Unless we’re friendz on Facebook, you probably didn’t notice the recent dustup involving Yellow Tail wine. It emerged a few weeks back when the Humane Society of the United States announced a Yellow Tail promotion designed to generate $100,000 for the Washington-based animal-rights group.
I should tell you now that I don’t care for Yellow Tail wine, but sometimes serve it at parties after my guests get into the 3rd or 4th bottle. At that point, who can tell the difference? I should also tell you I don’t care for the Humane Society of the United States much, either.
How can I dislike folks who rescue homeless cats and dogs? I don’t. And they don’t. Like many of you, I long believed the HSUS and my local humane society were one in the same. Turns out, we were victims of brand confusion.
HSUS works primarily on animal-rights legislation, not animal rescue projects. The group also holds some radical positions when it comes to the use of animals, and often finds itself at loggerheads with farmers and ranchers. Where I get crossways with HSUS is over its opposition to hunting and fishing, hobbies of mine for more than 40 years.
HSUS isn’t always on my s#&* list. The group has supported legislation to ban animal fighting activities and to regulate the “puppy mill” industry, both commendable positions.
Organized opposition to the YT-HSUS partnership has shown up in agricultural publications and pro-farm websites. It’s also generating buzz via social media and mainstream media. Hunters have jumped in, posting dissatisfaction to forums and message boards, promising to vote with their wallets and to boycott Yellow Tail.
Finally, there’s this South Dakota rancher, along with his black angus herd, helping the protest along with a YouTube video.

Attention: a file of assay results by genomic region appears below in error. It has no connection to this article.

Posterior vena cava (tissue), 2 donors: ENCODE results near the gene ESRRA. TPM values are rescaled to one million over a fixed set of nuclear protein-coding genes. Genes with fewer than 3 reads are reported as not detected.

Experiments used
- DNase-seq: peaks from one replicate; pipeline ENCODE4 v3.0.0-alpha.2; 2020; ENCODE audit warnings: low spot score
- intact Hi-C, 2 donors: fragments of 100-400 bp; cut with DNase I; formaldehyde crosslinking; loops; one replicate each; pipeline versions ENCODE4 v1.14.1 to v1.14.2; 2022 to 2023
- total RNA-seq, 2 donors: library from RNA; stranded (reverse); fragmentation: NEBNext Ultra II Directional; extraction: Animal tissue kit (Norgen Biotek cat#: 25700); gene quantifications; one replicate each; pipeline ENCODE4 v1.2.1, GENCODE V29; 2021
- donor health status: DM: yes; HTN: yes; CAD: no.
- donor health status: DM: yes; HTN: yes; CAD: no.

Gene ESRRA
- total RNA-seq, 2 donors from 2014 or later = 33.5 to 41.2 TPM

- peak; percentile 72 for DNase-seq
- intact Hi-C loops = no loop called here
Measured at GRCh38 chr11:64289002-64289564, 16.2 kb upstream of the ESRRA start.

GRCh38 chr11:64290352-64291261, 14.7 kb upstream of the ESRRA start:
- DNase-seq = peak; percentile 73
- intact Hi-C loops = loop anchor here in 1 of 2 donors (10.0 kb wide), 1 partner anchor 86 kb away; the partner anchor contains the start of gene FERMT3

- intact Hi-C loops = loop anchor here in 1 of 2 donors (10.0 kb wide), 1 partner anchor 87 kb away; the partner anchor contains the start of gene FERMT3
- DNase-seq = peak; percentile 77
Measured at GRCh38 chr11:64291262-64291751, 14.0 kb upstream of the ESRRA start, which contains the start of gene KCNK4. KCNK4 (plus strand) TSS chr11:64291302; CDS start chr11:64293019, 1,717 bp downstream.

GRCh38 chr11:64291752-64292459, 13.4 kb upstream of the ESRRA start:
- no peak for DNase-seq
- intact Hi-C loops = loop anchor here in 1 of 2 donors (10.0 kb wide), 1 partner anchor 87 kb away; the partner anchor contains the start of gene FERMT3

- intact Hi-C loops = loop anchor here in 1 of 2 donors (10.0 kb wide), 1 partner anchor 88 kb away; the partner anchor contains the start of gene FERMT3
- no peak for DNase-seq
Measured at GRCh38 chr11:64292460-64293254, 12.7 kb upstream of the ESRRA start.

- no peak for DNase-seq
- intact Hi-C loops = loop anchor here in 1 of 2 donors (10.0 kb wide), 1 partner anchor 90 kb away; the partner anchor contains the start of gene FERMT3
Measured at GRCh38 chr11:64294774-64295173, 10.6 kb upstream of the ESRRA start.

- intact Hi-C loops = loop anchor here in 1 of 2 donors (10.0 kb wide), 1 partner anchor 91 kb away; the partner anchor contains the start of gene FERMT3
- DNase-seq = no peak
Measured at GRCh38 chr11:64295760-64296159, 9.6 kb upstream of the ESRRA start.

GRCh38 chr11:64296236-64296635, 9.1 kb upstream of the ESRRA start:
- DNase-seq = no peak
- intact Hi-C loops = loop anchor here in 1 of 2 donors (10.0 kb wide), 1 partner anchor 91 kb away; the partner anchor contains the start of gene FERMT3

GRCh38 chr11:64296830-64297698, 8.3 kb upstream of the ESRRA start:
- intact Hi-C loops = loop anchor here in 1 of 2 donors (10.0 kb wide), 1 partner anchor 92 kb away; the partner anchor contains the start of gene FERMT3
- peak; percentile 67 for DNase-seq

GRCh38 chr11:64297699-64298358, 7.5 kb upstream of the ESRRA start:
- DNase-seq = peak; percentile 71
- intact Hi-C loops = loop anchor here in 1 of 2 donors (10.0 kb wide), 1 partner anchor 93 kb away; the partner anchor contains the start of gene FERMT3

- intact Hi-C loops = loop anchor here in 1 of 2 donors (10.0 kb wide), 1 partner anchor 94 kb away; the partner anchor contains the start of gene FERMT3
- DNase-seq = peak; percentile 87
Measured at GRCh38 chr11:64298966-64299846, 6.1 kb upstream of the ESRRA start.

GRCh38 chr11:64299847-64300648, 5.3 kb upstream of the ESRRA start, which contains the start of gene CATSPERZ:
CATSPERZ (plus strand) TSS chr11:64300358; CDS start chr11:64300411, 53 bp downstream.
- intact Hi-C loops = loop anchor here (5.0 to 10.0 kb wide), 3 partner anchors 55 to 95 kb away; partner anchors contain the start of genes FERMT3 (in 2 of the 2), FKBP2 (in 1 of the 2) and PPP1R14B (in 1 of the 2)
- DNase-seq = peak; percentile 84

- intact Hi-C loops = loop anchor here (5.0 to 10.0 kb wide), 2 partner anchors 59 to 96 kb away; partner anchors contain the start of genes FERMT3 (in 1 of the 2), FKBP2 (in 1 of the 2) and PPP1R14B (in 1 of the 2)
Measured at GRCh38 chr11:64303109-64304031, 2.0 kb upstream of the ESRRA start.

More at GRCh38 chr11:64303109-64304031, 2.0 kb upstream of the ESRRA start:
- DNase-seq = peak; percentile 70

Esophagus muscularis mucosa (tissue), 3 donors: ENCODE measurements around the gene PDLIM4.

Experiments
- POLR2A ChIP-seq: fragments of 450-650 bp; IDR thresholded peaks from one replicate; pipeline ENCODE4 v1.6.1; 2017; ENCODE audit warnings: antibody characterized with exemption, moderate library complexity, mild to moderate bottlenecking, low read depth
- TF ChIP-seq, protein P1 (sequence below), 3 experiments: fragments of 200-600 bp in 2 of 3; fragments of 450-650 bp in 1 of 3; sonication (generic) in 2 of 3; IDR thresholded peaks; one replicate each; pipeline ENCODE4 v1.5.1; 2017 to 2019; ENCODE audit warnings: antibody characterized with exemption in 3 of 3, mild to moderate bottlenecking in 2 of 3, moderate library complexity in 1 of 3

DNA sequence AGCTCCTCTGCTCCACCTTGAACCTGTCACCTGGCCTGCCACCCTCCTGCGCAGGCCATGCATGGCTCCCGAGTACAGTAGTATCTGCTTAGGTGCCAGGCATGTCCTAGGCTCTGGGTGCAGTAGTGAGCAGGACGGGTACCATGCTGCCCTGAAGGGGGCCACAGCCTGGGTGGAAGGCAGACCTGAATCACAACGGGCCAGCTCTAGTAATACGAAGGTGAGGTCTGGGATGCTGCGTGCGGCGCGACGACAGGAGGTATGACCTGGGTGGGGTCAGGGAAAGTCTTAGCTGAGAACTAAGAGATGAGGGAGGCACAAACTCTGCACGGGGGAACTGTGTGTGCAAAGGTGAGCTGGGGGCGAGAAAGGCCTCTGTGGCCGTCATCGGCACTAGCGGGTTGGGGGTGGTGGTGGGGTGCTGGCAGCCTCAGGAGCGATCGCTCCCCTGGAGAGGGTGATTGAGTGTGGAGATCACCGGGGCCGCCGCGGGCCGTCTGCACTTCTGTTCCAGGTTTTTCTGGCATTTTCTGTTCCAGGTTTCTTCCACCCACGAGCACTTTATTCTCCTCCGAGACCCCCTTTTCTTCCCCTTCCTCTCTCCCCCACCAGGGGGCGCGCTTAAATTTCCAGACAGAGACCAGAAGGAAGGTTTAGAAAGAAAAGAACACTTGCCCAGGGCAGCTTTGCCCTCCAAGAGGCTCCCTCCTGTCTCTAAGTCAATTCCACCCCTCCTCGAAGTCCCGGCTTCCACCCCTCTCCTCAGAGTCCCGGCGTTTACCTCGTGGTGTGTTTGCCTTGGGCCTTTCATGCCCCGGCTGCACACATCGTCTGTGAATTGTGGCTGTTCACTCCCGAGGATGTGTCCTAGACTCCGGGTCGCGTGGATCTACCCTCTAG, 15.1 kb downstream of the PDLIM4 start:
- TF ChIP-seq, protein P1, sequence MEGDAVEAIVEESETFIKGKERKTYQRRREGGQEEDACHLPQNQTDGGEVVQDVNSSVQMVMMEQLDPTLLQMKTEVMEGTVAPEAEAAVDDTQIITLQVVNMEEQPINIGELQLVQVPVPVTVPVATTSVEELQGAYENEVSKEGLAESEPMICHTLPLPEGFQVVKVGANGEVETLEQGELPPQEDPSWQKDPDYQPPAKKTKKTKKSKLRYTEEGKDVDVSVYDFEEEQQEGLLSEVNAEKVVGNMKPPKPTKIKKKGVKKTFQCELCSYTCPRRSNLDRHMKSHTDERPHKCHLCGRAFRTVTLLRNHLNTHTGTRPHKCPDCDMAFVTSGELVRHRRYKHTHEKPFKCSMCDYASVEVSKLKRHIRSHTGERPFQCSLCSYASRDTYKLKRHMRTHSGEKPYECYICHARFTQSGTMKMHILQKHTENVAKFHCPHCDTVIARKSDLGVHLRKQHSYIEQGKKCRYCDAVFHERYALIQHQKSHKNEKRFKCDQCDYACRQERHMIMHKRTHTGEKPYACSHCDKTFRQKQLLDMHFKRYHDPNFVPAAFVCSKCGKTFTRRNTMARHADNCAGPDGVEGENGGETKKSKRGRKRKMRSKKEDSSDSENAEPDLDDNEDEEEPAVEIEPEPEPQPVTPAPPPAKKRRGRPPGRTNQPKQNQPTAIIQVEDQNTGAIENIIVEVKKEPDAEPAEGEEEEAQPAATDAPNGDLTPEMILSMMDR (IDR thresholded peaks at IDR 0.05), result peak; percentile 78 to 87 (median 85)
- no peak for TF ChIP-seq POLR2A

I worry that some who support HSUS don’t know the whole story. The ‘humane society” brand is a powerful one that most of us associate with local pet adoption. So it’s easy to be taken in by the puppy pictures and emotional appeals used by HSUS. It happens.
But if you’re in the business of counseling clients about marketing partnerships, doing your homework isn’t an option. What happened here? Did the folks at Yellow Tail fall for the puppy images on the website? Didn’t they consider the millions of Americans who oppose the more radical positions of HSUS?
How could the marketers overlook the signs? Or does someone at Casella Wines feel so strongly about HSUS that he/she would put the flagship brand at risk? Doubt it.
We won’t know for a couple of months if the campaign was a boneheaded move. It’s possible the “Boycott Yellow Tail” movement will never achieve the critical mass. It’s possible that bloggers and reporters will lose interest in the story. Most boycotts fail.
Anyway, it’s been fun adding to the groundswell with this post, but it’s also a teachable moment for PR students and the profession. The lesson is simple: Marketers should do their research. The opposition to HSUS would have become immediately evident.
And for the well-intentioned animal lovers out there: If you want to support the adoption of homeless pets, send a check to your local shelter. They need your help, and that’s what they do.